Alexa Gorman heads up the incubation of AI and machine-learning start-ups through her work at SAP’s Berlin foundries. She’s hoping that this new technology can bring about a happier and more equal world of work.
Alexa Gorman’s career development and German multinational SAP have tended to be inextricably linked.
After concluding her studies in business administration almost 19 years ago in her native Germany (she was born to an Irish father and German mother), she joined the company and cut her teeth in business development.
Gorman hopped from New York to Paris and then eventually returned to Berlin, where she now is the global VP of SAP.iO Fund and Foundry.
In these foundries, SAP incubates early-stage start-ups that can potentially add additional value to its customers. In turn, these start-ups get to avail of hands-on mentoring, webinars and conference speaking opportunities, all of which lead to rapid scaling – 18 months of work can be condensed into a mere 13-week period.
As well as this, and perhaps one of the most compelling aspects of the programme to fledgling SMEs, entrepreneurs get privileged access to SAP’s 350,000 customers, who trust SAP’s judgement implicitly.
“[The customers] are very open to meeting these start-ups because they are heavily vetted by us. [Only] 2-10pc of start-ups get into the programme.”
Interest in AI
Gorman’s work has led her towards a particular focus on AI and machine-learning start-ups, an area she (and SAP as a whole) think is bubbling over with promise.
“The more I dive into details, or the more examples I can see of the value [AI and machine learning] technology can bring, the more exciting it is,” Gorman explained.
“We’re just scratching the surface in terms of the possibilities; it does sometimes feel like the next industrial revolution.”
Her enthusiasm is one shared by her company, an enthusiasm that manifests best in SAP’s ambitious project, Leonardo. “We recognise the immense efficiencies that AI will bring to different parts of every business. I think there’s a lot of potential for artificial intelligence, especially machine learning, to automate repetitive tasks so that people get the chance to work on more interesting or more challenging things.”
Everything from customer relationship management to the more insipid aspects of a company’s financial activities (such as sending invoices) can be addressed using AI technology. While there are mounting concerns about AIs replacing humans, potentially leading to mass unemployment, Gorman maintains that all AI will do is do away with more stressful, monotonous and repetitive tasks, freeing people up for more advanced and even creative activities. AIs could even, so she says, help you get your job in the future.
“It can even be in the human resources area where artificial intelligence can look at bias within jobs postings … or even applications.”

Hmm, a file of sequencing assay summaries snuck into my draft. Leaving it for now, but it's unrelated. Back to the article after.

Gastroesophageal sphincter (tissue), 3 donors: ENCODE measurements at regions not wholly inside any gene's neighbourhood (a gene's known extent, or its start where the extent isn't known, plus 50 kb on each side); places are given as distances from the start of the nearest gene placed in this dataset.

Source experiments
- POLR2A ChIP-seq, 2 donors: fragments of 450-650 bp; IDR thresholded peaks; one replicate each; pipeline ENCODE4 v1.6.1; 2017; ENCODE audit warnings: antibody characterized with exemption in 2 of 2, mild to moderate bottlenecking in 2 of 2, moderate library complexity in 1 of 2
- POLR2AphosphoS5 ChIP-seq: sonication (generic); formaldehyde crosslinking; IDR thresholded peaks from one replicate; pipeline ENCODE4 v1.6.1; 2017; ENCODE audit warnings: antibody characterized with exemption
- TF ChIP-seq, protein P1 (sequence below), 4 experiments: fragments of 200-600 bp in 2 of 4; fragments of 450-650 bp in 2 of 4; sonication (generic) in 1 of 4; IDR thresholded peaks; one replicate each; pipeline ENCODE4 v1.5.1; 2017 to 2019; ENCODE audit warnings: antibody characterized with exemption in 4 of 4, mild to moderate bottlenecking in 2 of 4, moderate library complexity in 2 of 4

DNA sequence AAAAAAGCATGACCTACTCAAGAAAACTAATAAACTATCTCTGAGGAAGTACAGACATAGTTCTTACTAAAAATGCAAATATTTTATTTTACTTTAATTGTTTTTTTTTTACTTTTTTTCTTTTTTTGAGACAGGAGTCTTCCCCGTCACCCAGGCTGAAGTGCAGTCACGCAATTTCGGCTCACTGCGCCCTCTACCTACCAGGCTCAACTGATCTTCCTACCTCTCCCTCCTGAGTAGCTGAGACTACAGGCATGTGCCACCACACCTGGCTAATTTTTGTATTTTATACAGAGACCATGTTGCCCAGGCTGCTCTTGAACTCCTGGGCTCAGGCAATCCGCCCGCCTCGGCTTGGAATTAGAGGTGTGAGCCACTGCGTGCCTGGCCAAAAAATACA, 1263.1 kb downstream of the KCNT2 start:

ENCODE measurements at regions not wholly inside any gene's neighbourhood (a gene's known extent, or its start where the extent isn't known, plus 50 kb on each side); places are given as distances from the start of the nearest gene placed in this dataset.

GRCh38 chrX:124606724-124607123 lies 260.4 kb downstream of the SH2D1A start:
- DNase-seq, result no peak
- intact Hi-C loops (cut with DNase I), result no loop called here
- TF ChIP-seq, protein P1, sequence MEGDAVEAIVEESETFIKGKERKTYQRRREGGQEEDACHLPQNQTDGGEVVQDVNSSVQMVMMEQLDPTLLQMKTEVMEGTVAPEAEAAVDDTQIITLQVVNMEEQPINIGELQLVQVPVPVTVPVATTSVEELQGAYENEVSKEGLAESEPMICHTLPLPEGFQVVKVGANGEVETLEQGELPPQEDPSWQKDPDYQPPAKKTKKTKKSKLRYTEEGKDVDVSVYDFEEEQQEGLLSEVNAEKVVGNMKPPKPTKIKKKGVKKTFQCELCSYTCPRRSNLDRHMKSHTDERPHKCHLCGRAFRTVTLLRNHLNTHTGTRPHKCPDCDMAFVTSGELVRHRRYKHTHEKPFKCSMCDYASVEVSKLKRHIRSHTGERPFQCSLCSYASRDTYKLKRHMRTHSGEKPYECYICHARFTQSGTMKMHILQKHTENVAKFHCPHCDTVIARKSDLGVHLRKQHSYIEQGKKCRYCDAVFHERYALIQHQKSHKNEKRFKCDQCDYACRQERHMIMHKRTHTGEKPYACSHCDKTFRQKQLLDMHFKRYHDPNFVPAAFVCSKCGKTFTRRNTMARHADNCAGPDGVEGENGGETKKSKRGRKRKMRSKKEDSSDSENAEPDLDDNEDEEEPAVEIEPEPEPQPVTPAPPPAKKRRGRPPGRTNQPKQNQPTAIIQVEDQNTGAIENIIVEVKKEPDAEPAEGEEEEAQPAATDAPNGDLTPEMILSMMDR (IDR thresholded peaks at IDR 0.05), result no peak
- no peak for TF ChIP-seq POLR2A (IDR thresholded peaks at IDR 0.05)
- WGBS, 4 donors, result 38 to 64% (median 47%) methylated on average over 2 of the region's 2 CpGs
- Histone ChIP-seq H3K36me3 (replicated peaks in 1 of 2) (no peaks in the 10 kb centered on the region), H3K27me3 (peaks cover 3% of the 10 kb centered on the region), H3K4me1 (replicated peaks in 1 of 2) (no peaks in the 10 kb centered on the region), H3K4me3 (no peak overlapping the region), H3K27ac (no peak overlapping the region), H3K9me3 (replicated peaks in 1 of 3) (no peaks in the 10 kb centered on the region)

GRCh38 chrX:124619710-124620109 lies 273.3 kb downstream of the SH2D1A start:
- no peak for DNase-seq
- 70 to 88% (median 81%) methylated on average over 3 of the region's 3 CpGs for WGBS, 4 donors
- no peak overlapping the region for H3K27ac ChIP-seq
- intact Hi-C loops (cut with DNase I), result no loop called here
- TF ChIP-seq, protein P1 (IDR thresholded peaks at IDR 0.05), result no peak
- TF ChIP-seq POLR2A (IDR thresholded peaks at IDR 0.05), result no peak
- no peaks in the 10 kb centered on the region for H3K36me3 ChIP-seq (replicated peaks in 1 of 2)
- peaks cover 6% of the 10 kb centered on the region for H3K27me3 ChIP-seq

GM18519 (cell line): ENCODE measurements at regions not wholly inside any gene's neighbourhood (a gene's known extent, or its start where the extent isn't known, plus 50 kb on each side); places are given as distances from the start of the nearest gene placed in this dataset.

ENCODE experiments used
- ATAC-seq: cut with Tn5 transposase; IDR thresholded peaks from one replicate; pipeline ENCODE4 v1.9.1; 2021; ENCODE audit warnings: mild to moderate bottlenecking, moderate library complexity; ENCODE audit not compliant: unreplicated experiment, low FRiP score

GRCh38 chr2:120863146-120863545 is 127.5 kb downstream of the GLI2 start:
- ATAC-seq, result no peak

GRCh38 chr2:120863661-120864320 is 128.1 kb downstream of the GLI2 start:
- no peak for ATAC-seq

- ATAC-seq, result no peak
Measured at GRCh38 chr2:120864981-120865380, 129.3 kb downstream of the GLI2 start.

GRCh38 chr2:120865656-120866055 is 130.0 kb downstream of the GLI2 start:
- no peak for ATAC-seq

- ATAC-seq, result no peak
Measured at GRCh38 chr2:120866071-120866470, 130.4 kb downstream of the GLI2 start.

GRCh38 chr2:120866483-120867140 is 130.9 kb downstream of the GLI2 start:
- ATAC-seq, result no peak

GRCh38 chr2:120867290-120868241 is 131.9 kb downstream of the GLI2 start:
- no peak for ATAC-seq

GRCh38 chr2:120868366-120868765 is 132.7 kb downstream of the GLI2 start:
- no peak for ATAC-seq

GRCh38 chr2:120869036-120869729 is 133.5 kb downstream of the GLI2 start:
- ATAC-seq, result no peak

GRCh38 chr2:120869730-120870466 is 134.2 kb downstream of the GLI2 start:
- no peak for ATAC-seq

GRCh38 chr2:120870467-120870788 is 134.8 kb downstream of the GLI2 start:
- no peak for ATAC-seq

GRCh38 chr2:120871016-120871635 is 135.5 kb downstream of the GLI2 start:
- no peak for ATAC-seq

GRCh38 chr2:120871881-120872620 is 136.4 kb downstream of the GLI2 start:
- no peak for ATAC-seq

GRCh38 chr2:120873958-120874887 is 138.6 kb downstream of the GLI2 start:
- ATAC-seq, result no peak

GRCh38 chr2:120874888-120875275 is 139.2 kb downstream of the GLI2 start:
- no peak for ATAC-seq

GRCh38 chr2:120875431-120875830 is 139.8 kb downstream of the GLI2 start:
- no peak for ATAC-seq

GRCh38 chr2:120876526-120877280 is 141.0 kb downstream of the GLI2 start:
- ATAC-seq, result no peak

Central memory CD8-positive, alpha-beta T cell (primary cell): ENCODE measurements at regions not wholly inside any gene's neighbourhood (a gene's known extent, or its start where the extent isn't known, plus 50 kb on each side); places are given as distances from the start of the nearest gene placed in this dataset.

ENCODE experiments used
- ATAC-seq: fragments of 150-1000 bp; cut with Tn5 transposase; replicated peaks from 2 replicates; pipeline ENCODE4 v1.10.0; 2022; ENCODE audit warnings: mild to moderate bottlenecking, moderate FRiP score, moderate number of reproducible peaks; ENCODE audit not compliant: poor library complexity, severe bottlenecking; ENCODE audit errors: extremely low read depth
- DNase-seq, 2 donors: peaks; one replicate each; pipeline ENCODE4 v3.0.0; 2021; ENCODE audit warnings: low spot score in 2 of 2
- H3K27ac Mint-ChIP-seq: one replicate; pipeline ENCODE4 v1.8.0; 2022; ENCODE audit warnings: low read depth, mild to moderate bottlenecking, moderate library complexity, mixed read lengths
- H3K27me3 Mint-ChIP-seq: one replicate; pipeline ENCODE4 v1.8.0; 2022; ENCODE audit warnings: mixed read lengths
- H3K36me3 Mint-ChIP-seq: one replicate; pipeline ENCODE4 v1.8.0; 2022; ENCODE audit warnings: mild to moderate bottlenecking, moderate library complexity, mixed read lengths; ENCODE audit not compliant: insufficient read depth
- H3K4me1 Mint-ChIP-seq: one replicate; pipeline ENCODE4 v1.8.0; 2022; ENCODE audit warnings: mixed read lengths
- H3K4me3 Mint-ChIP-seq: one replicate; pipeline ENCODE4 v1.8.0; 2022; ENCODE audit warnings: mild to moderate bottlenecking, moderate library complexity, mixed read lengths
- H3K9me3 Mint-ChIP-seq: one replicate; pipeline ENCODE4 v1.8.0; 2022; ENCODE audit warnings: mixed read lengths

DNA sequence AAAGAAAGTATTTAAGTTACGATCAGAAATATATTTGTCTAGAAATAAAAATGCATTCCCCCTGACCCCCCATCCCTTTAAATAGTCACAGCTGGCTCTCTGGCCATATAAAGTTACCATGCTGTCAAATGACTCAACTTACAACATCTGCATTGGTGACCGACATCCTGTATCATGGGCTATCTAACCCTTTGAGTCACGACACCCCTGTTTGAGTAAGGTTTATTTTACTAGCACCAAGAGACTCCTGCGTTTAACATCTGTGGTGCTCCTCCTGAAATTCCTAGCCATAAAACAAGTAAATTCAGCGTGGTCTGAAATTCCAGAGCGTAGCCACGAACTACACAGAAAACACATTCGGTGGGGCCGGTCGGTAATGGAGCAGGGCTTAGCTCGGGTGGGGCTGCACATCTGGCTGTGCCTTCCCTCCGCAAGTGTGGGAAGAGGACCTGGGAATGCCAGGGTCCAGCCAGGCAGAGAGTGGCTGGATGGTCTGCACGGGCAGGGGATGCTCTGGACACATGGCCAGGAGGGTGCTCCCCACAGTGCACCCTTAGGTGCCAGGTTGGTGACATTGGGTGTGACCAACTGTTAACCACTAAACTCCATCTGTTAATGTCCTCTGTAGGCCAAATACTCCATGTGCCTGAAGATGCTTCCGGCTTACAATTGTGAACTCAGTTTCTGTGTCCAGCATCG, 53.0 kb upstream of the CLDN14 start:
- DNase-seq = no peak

AI and diversity
AI’s particular potential to allay issues with diversity in the tech industry and beyond is something that is of particular interest to Gorman. It is a subject she intends to dive into when she takes the Inspirefest stage at the Bord Gáis Energy Theatre in Dublin later this week.
One of the start-ups that has come through SAP, RefineAI (the CEO of which, Bharat Krish, will also address conference attendees this year), could potentially be instrumental in allowing companies to eradicate bias.
RefineAI uses AI technology to track a person’s emotions while they’re watching a video or clip. It helps brands or advertising agencies to carry out early testing on ads to determine how emotionally engaging they are and how customers may respond to them. “That kind of revolutionises the whole way that ads have been tested,” Gorman said, citing that this solution is quicker and less resource-intensive.
The company became alerted pretty quickly to one of the realities of AI that could scupper the possibilities it offers: while the technology itself is politically agnostic, it can quickly end up inheriting the biases of whoever is programming it.
RefineAI is hoping that its machine-vision tool could be leveraged to ‘audit’ AIs to try and detect whether bias has slipped through the cracks during the construction process.
The SAP approach is, Gorman explained, a two-pronged one. SAP does its own work with companies analysing the language used in job adverts to make sure they aren’t gendered or otherwise subtly exclusionary. Then, on the other side, these kinds of AI technologies can “identify bias and reduce it with the tools”.
Alexa Gorman will be speaking at Inspirefest, Silicon Republic’s international event connecting sci-tech professionals passionate about the future of STEM. Get your tickets now to join us in Dublin on 21 and 22 June 2018.